If there is one message Amber Mielke of Sobieski has for dog owners, it is to keep their dog leashed, especially in areas where they are required to, such as state parks. It doesn’t matter how well trained the handler may think their dog is.
At the end of August, Mielke, her two children, Whyatt and Adalynn, their friend, Elayna Harsh of Bloomer, Wis., her three young children, Beau, Ayna and Amora and another friend, 12-year-old Maddy New of Clearwater, visited the Little Missouri State Park in Killdeer, N.D.
Trail riding in different state parks and locations was nothing new to Mielke and the rest. It’s a fun way to get together, enjoy nature and give the horses a different kind of scenery.
Both Mielke and Harsh rode with a tandem saddle, which allowed for more than one person to ride the horse. Adalynn rode behind Mielke on the horse, Ivy, and Beau behind Harsh.
What was supposed to be a relaxing and fun adventure riding along the different trails in the state park quickly turned into a nightmare no one had foreseen.
Mielke said as they were coming up on a small hill, New who was riding the horse, Lady, decided to take the lead in front of Mielke. They spotted some people and dogs running by a herd of cattle.
“At first, we thought they were farmers moving the cows to a different pasture and that they were cattle dogs working the cattle. The kids were actually kind of excited to see the cows,” Mielke said.
However, as they came over the hill, they realized the people were not farmers, but hikers, and their unleashed dogs were chasing the cattle.
At first, Mielke wasn’t too concerned, since the horses, all owned by her, are used to dogs running around them. However, when one of the dogs, a Husky, attacked the lead horse and bit her in the muzzle, she spun around in panic as horses are flight animals. Whenever they sense danger, their wild instinct to flee takes over.
With New holding on for dear life, the Husky continued to chase Lady, biting her in the back heels. Eventually she fell over on top of her rider.
“I had to hang onto my horse who was running and couldn’t help her with anything. All I could hear was Adalynn screaming on the ground behind me because she had fallen off when we jumped down that big hill,” Mielke said.
As Harsh and her children had fallen off, Mielke said she was terrified her horse would run over Beau, who had fallen off in the middle of the trail. Once horses panic, they don’t pay attention to what’s on the ground. They simply run over anything and everything out of pure fear, Mielke said.
“I probably got her to move over a foot from him. My horse was running super fast down the trail. It was so lucky she didn’t step on him,” she said.
Once Mielke was able to quickly dismount Ivy, she moved Beau out of the way and onto higher ground.
In the panic to get away from the dogs, the black pony, Whyatt rode, Bubbles, had jumped up and rolled over him. His helmet was broken and his face was bruised.
Once New was no longer pinned underneath her horse, she ran after the other horses. The dog owner went after the dogs.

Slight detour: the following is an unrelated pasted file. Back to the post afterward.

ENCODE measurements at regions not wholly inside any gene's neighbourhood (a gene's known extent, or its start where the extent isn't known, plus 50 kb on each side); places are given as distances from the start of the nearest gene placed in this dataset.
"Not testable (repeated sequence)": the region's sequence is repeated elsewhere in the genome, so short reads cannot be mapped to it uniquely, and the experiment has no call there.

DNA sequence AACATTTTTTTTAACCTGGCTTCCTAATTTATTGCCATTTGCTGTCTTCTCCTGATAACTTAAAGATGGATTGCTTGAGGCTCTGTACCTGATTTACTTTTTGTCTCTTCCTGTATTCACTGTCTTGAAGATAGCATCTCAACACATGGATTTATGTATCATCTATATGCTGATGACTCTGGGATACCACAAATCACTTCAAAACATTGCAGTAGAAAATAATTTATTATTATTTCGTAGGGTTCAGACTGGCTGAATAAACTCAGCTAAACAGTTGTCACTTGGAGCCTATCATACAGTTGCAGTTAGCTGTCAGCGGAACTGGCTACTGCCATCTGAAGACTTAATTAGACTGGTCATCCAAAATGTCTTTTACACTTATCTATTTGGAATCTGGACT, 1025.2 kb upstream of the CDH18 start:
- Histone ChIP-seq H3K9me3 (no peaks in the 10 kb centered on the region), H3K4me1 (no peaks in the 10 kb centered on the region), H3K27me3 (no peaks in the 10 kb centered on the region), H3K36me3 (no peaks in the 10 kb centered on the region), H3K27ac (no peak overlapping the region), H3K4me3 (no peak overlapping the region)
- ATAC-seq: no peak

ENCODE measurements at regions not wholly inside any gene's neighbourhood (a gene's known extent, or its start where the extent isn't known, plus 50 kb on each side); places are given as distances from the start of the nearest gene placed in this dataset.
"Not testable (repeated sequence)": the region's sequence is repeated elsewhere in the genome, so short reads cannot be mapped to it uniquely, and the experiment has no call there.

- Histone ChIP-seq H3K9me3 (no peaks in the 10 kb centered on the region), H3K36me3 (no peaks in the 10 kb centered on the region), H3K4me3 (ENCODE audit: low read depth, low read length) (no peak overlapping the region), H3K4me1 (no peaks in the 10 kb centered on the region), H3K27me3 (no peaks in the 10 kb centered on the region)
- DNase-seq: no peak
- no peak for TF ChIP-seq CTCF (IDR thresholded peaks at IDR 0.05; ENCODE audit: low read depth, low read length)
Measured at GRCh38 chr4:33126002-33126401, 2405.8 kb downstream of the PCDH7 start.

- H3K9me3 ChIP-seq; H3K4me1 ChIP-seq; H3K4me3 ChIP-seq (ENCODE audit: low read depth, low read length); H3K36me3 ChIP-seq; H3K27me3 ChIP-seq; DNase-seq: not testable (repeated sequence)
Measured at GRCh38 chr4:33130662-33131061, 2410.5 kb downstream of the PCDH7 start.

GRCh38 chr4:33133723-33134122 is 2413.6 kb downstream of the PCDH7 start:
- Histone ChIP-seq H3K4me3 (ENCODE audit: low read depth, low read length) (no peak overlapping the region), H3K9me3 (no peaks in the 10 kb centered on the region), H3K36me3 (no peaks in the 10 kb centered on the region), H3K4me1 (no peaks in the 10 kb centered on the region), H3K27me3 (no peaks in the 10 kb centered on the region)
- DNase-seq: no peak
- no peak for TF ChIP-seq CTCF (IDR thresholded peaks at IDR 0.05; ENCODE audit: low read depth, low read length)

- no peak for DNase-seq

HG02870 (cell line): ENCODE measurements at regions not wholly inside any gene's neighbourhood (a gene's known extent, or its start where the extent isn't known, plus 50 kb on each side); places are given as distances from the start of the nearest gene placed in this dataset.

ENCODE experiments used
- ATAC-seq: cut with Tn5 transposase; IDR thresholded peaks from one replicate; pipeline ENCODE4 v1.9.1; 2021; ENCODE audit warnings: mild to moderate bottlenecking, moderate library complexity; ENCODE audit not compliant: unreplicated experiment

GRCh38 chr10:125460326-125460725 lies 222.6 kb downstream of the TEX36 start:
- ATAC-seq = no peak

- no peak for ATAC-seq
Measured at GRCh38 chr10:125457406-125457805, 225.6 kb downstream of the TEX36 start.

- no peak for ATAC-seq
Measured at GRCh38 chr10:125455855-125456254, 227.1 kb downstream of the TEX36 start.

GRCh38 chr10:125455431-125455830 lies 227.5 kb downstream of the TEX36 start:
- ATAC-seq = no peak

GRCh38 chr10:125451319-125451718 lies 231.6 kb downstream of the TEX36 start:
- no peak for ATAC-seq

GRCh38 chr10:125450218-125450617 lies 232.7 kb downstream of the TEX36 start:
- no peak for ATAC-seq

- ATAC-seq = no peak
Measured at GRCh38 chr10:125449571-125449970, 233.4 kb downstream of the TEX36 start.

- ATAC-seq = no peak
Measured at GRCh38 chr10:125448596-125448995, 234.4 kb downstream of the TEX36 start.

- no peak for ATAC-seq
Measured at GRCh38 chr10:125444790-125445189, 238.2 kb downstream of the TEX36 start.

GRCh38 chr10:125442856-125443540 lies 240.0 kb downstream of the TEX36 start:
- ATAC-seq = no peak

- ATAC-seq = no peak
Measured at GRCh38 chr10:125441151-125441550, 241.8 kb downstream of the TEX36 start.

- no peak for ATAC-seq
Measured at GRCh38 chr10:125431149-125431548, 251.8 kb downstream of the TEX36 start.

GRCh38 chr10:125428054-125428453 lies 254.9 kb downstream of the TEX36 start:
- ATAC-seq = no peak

“What really got me is that he never even checked to make sure the kids were OK, even though they went flying,” Mielke said.
The dogs continued to chase the horses for about a mile, including through a barbwire fence. While the horses received several cuts on their chests and legs from the barbwire, along the way the ligaments in one of Poppy’s legs tore completely.
Mielke said she is thankful that they were on one of the easier trails. Earlier in the day, they had ridden on trails that were far more dangerous. Some trails are so narrow among cliffs that a rider wouldn’t be able to even turn his or horse around.
Because they were on flatter ground and the trail was accessible by ATVs, they were able to get an emergency veterinarian out to subdue Poppy so she could be transported out of the area in the back of an ATV. Normally, if it’s a large horse and there is no way of getting it out, the option given then is to shoot the horse and leave it behind right where it is at, Mielke said.
While the park rangers transported Harsh with the children back to the campground, Mielke and New were able to walk the other horses back. However, because Poppy was unable to walk, they had to leave her behind until they could get the emergency veterinarian to the location.
“You just hoped that no predatory animal would find her,” she said.
Harsh was later transported to the hospital by ambulance after she started vomiting due to the concussion. Her shoulder was also separated.
Initially, Mielke said, the dog owner, who was hiking the area with his teenage son and his son’s friend, said he would help pay for any veterinary costs. However, since then, he has not responded to her.
Looking back at the accident and although the dog owner apologized, Mielke feels he was unable to fully grasp the seriousness of the accident and the extreme danger he put the children in by keeping his dogs unleashed.
“I told him, ‘This is no joke,’” she said.
Poppy, who has been Whyatt’s pony for many years is back home in Sobieski and is on stall rest. Every so often, she is transported to the veterinary clinic in Anoka, for further care. Whether she will be able to walk or even be able to be ridden again remains unknown. She’d be a pasture pony, Mielke said.
The last few years, Poppy has been Whyatt’s gaming pony and the two have done quite well. Last year, they qualified for and competed at the Minnesota State Fair.
As Whyatt has started to outgrow Poppy, Mielke said the plan was to pass her on to Adalynn so she could compete with her. Now that won’t happen because one dog owner decided to keep his dogs unleashed.
Because the dog owner endangered six minors, he may face criminal charges, Mielke said.